by MaryAlice Bitts-Jackson
A new Trout Gallery director joins the Dickinson community this year. But for many on campus and in Carlisle, Shannon Egan is a familiar champion of the arts.
Egan earned a Ph.D. in art history at Johns Hopkins, holding two predoctoral fellowships-in-residence at the Smithsonian American Art Museum. She taught art history at Johns Hopkins University, the Corcoran College of Art and Design and McDaniel College before joining Gettysburg College in 2007, where she continued to teach while directing the college’s art gallery. Egan grew the gallery’s collection significantly, through grants and an endowment, with a focus on works by women artists and artists of color. For several years, she also chaired the college’s interdisciplinary studies program.
Egan has also collaborated with a Norwegian photo historian/curator to create Across the West and Toward the North: Norwegian and American Landscape Photography, a large, cross-cultural traveling exhibition of Norwegian and American photographs. With funding from major foundations and the U.S. embassy in Oslo, the exhibition has been shown in in both countries and will conclude in Oslo next summer.
Closer to home, Egan has lived in Carlisle for 17 years with her husband, Professor of Art Anthony Cervino, and they’re raising two children here. In recent years she and Cervino brought the works of more than 200 regional, national and international artists to downtown Carlisle through Ejecta Projects, their downtown gallery that, while now closed to foot traffic, continues to remain active through traveling exhibitions.
Egan is eager to get to know the campus and surrounding community from a new vantage point as she and her team build on and expand the Trout’s interdisciplinary, collaborative programs. She’ll host two coffee chats at the Trout in September, open to all campus community members. And she looks forward to also connecting with students and with the campus and local communities during upcoming Trout events.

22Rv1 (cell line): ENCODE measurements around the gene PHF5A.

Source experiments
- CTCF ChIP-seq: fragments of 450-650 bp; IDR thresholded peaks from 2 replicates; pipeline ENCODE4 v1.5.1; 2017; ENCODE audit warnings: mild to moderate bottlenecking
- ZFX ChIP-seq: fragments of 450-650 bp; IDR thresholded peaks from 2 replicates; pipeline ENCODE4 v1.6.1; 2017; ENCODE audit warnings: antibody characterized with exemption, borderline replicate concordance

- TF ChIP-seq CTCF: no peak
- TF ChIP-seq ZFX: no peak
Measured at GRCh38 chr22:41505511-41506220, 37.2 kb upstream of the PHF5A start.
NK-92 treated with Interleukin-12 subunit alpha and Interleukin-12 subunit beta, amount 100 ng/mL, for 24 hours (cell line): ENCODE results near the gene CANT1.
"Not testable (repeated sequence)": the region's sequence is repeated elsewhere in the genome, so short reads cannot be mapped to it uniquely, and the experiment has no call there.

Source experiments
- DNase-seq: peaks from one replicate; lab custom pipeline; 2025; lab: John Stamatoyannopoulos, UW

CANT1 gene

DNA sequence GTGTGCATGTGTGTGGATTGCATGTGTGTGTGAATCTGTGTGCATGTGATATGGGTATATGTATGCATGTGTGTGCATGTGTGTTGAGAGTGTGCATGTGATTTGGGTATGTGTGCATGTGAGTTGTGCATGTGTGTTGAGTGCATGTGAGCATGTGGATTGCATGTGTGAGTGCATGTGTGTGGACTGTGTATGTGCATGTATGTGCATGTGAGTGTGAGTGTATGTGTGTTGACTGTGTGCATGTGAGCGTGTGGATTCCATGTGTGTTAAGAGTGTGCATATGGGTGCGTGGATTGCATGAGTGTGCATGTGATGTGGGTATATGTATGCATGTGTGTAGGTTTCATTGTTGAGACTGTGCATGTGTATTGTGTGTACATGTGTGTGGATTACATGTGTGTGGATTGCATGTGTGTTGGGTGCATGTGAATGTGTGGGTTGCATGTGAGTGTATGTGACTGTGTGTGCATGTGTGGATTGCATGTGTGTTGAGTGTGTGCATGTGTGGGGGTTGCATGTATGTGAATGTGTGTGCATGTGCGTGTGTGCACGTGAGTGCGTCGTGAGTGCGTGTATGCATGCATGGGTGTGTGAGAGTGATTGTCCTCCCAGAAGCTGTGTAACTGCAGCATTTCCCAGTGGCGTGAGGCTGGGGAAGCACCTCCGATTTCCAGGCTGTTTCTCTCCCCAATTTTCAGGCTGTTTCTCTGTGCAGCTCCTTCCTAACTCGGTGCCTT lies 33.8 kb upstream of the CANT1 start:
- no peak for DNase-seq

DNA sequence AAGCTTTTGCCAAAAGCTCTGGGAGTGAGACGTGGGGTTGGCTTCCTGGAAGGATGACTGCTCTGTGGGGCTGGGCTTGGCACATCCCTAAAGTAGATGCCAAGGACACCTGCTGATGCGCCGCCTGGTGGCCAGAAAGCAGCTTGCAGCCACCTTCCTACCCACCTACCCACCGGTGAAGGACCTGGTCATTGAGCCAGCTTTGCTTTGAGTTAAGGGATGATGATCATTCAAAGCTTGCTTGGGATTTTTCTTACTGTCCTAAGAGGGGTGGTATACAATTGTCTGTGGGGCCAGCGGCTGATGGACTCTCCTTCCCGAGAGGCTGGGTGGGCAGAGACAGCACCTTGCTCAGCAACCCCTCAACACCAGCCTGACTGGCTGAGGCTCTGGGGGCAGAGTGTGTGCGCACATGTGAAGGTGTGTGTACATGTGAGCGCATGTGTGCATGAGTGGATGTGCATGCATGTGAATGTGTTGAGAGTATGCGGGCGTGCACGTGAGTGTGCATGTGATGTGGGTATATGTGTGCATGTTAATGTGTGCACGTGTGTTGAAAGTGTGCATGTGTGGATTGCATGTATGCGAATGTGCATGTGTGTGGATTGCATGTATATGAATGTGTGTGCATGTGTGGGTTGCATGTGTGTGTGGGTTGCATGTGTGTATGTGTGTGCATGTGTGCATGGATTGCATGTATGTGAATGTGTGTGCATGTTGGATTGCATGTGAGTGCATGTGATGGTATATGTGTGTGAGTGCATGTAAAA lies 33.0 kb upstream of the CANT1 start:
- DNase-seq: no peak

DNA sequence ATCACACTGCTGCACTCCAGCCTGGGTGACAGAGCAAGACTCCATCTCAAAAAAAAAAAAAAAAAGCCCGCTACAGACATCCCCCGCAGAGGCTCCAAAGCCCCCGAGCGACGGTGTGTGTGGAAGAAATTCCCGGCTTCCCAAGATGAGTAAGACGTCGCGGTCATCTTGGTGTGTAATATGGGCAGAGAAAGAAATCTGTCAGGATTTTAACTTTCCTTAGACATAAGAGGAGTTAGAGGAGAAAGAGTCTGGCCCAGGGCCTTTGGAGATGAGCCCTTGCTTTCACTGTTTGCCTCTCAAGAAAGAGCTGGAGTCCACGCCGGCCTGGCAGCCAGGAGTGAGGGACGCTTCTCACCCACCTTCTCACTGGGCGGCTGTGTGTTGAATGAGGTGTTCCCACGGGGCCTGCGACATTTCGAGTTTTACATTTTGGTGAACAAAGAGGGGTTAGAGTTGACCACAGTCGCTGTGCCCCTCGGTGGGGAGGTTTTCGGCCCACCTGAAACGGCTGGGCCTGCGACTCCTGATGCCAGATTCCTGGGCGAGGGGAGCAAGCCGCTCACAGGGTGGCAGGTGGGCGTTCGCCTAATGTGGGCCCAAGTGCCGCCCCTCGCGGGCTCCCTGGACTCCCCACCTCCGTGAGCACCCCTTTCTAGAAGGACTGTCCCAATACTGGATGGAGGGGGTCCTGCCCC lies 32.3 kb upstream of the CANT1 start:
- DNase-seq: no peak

“I’d like people to know that the Trout is a welcoming and accessible place for everyone,” she says, noting that one does not need to be versed in the arts to reap the many benefits. She advises novices to trust their instincts and allow themselves time to drink it all in—to find details and make personal associations with what they see.
Egan also stresses that the Trout is free and open to the public—in several senses of those words. Just as gallery doors are open year-round, Mondays through Saturdays, the staff is open to discovering visitors’ thoughts about the works on view. That’s clear in one of the Trout’s current exhibitions, Perspectives: The Trout Gallery at 40 (opening reception on Sept. 1 and on view through Oct. 16), which showcases pieces selected by gallery audience members, with personal reflections on why they selected each one. “We’re also open to faculty finding new ways to use the collection and to new ideas about innovative programs,” Egan adds.
And, after years of being connected on many levels to Dickinson, she’s thrilled to make that sense of belonging official. “The excitement of the students, staff and faculty at Dickinson for all their scholarly and creative pursuits is palpable and infectious, and I’m grateful to be part of this intellectual, passionate and civic-minded community,” Egan says.
Published August 17, 2023